When Louisville’s top leaders came together to talk about a student’s death, the police chief said its time for Jefferson County Public Schools to get its own police department.Louisville Metro Police Chief Erika Shields was responding to a drive-by shooting at a bus stop early Wednesday morning. One Eastern High School student died, and two others were injured.More on that story here: 1 JCPS student killed, 2 injured in drive-by shooting at west Louisville bus stopIt’s hardly the first instance of youth violence in what’s been a record year for homicides in Louisville. While this shooting has been directly tied to gang violence, Shields pointed out that it has been a huge part of the uptick in youth violence this year.She said having a dedicated department at JCPS to reach kids inside school could prevent violence outside of them.”Without having dedicated school resource officers trained in identifying gang members, conflict… we’re lacking critical intelligence. There simply has to be the acknowledgment… if we don’t wanna be here again … we can’t sit here with our thumbs up our ass, do nothing different and think we won’t be up at this podium,” Shields said. She said she will lean in on the board of education to make the department happen.”The students and the teachers deserve that,” she said, noting the gang situation is difficult.Dr. Marty Pollio said the district was on course to get more officers in schools prior to the pandemic. In 2019, the district had about 28 SROs, but the contract was not renewed due to staffing and budget cuts. The plan laid out then was to create the district’s own security team and get SROs back in every middle and high school.He said it’s hard to tell whether it would have made an impact on what happened or not, but it’s something they will keep discussing.There are now just nine unarmed special law enforcement officers for the district’s 55 schools. Just last month, a Jefferson County Board of Education member wanted to revive discussions on school safety.Shields mentioned again on Wednesday that a big concern still is how kids are getting guns, and she urged those who own them legally to be responsible for locking them up.She said many are getting guns out of cars and then turned her attention back to Eastern High School. She said that over the weekend, four students who were brought into custody for car-jackings went to the school.”Something is afoot at Eastern High School,” she said.Pollio said he doesn’t believe that school ever had an SRO.WLKY will have more on this story Wednesday night. Check back for updates.

When Louisville’s top leaders came together to talk about a student’s death, the police chief said its time for Jefferson County Public Schools to get its own police department.

Louisville Metro Police Chief Erika Shields was responding to a drive-by shooting at a bus stop early Wednesday morning. One Eastern High School student died, and two others were injured.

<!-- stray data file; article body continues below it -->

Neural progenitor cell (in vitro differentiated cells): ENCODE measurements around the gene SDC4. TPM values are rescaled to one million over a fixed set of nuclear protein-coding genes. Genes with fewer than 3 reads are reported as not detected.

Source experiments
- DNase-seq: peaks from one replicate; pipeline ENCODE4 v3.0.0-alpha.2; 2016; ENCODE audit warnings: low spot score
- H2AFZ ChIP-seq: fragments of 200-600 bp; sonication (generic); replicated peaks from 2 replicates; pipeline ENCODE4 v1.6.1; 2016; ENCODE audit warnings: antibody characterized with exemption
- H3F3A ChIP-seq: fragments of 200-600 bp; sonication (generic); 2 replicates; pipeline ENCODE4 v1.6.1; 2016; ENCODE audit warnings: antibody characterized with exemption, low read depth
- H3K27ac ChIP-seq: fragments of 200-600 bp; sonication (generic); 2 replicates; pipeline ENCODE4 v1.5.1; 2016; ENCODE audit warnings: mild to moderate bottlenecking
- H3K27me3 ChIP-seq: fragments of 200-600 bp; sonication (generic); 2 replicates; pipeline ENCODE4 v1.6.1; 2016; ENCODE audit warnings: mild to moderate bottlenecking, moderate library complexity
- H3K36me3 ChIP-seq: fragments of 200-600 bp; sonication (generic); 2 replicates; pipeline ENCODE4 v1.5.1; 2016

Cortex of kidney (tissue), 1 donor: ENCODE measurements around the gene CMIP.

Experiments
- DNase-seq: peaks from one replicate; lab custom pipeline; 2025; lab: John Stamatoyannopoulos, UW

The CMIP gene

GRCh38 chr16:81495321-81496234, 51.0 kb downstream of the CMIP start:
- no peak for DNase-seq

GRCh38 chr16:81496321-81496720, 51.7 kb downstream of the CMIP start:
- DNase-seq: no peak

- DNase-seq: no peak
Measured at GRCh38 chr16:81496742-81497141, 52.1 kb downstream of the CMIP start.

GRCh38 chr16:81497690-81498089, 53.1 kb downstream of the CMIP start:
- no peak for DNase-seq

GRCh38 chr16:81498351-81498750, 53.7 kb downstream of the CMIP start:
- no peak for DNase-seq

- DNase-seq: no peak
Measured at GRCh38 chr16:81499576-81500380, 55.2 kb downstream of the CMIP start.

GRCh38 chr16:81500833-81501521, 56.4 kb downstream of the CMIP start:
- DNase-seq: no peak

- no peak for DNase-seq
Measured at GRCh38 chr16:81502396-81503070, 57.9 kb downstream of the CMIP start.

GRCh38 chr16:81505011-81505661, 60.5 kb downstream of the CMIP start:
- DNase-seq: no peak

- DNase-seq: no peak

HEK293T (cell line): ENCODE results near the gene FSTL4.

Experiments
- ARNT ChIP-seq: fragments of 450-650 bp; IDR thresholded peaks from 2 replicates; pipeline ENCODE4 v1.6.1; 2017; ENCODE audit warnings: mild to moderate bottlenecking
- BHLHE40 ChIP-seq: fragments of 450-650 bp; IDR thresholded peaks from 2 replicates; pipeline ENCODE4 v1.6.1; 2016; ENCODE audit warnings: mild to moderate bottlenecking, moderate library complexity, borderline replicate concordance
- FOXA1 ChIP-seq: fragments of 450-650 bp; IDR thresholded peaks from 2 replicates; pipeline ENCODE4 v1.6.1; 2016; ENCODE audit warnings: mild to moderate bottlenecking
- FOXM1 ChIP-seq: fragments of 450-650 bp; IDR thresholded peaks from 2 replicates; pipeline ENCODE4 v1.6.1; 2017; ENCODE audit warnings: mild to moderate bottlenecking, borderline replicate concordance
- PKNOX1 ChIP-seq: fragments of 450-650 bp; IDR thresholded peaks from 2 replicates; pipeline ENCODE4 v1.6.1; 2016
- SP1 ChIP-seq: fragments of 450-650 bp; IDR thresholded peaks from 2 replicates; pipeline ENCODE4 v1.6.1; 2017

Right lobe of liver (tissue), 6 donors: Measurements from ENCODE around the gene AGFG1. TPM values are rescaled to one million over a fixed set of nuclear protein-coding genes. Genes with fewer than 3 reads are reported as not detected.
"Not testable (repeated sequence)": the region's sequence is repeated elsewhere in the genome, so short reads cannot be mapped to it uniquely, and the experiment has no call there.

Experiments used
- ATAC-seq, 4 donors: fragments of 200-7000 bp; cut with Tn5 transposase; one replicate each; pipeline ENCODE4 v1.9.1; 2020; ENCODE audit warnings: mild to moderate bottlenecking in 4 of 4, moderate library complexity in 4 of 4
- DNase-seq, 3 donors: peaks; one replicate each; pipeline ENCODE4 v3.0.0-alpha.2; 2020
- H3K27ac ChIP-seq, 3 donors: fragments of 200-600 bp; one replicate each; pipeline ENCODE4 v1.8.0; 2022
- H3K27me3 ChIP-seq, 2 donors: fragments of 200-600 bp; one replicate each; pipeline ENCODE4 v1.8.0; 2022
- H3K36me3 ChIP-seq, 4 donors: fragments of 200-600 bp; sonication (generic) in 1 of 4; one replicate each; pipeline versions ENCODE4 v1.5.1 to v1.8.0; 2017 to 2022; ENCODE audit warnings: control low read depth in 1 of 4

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More on that story here: 1 JCPS student killed, 2 injured in drive-by shooting at west Louisville bus stop

It’s hardly the first instance of youth violence in what’s been a record year for homicides in Louisville. While this shooting has been directly tied to gang violence, Shields pointed out that it has been a huge part of the uptick in youth violence this year.

She said having a dedicated department at JCPS to reach kids inside school could prevent violence outside of them.

“Without having dedicated school resource officers trained in identifying gang members, conflict… we’re lacking critical intelligence. There simply has to be the acknowledgment… if we don’t wanna be here again … we can’t sit here with our thumbs up our ass, do nothing different and think we won’t be up at this podium,” Shields said.

She said she will lean in on the board of education to make the department happen.

“The students and the teachers deserve that,” she said, noting the gang situation is difficult.

Dr. Marty Pollio said the district was on course to get more officers in schools prior to the pandemic. In 2019, the district had about 28 SROs, but the contract was not renewed due to staffing and budget cuts.

The plan laid out then was to create the district’s own security team and get SROs back in every middle and high school.

He said it’s hard to tell whether it would have made an impact on what happened or not, but it’s something they will keep discussing.

There are now just nine unarmed special law enforcement officers for the district’s 55 schools.

Just last month, a Jefferson County Board of Education member wanted to revive discussions on school safety.

Shields mentioned again on Wednesday that a big concern still is how kids are getting guns, and she urged those who own them legally to be responsible for locking them up.

She said many are getting guns out of cars and then turned her attention back to Eastern High School.

She said that over the weekend, four students who were brought into custody for car-jackings went to the school.

“Something is afoot at Eastern High School,” she said.

Pollio said he doesn’t believe that school ever had an SRO.

WLKY will have more on this story Wednesday night. Check back for updates.

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